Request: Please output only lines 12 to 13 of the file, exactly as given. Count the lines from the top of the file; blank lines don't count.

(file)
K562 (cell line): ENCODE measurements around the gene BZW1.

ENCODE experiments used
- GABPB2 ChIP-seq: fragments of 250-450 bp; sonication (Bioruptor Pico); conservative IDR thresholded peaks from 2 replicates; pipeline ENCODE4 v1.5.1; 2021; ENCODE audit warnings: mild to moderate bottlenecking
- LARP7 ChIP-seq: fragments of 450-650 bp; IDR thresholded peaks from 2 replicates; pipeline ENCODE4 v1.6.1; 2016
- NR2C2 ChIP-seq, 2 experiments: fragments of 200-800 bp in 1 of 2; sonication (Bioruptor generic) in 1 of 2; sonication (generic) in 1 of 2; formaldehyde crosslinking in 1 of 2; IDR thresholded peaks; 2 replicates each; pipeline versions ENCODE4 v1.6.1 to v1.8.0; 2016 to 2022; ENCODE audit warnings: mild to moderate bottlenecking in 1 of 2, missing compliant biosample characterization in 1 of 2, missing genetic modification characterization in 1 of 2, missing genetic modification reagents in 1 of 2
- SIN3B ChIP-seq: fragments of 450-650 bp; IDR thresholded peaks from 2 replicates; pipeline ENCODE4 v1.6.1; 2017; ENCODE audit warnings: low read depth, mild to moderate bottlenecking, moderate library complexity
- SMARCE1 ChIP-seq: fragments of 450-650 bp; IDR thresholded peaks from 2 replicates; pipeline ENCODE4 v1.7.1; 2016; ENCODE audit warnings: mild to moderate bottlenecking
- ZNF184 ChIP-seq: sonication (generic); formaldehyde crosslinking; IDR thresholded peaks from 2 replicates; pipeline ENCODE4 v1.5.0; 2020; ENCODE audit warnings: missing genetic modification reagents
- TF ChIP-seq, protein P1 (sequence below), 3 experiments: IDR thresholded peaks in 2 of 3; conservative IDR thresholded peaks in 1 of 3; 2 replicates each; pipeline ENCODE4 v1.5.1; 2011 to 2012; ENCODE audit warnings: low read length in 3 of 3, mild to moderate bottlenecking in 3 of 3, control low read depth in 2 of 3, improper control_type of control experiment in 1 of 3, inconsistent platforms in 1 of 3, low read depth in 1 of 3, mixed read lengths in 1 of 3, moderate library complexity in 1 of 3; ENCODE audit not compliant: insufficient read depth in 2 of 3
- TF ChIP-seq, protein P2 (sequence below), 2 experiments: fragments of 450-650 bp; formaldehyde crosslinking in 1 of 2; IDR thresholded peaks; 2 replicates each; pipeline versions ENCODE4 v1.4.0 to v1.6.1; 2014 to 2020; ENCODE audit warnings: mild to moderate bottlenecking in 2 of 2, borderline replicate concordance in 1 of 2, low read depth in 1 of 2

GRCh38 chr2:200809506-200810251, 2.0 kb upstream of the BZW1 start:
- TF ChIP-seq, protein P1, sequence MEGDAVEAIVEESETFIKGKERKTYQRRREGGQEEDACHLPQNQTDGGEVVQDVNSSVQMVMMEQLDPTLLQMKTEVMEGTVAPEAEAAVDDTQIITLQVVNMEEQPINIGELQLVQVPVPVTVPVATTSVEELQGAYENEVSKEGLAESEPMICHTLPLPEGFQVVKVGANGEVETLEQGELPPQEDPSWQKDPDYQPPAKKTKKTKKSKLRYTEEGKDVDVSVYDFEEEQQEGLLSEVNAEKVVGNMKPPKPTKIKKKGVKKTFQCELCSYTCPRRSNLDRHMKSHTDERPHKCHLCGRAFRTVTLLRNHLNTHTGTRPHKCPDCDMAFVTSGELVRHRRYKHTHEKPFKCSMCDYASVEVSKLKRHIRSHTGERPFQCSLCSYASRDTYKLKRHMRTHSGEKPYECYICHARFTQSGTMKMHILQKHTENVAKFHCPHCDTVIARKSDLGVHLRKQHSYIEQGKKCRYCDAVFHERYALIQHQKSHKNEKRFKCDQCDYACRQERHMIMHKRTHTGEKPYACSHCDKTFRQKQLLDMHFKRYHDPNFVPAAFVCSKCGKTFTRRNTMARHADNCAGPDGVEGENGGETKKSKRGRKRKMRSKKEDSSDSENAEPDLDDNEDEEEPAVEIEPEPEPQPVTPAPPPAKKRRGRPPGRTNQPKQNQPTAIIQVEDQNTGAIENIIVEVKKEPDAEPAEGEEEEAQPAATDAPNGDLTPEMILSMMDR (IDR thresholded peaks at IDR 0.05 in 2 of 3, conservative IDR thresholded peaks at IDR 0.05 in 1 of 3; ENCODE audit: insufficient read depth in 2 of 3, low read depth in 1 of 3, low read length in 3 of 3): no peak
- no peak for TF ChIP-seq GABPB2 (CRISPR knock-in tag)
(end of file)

- TF ChIP-seq, protein P1, sequence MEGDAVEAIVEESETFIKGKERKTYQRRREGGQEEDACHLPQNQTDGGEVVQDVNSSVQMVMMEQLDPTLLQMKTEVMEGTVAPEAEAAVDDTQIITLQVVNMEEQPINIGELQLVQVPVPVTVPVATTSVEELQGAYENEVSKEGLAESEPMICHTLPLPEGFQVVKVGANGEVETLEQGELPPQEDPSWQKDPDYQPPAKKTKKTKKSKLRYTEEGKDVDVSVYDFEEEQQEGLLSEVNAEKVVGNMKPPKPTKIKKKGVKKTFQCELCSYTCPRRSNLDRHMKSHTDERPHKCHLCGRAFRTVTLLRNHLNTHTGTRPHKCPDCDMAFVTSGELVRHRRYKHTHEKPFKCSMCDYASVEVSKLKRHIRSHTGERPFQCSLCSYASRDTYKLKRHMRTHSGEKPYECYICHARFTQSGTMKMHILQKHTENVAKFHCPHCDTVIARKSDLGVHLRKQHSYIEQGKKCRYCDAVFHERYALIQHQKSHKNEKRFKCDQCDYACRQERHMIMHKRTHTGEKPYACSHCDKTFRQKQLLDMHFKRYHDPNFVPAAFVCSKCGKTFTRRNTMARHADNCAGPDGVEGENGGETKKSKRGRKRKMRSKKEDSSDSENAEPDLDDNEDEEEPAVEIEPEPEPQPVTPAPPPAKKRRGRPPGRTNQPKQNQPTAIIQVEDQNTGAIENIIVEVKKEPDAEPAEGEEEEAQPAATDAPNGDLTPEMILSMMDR (IDR thresholded peaks at IDR 0.05 in 2 of 3, conservative IDR thresholded peaks at IDR 0.05 in 1 of 3; ENCODE audit: insufficient read depth in 2 of 3, low read depth in 1 of 3, low read length in 3 of 3): no peak
- no peak for TF ChIP-seq GABPB2 (CRISPR knock-in tag)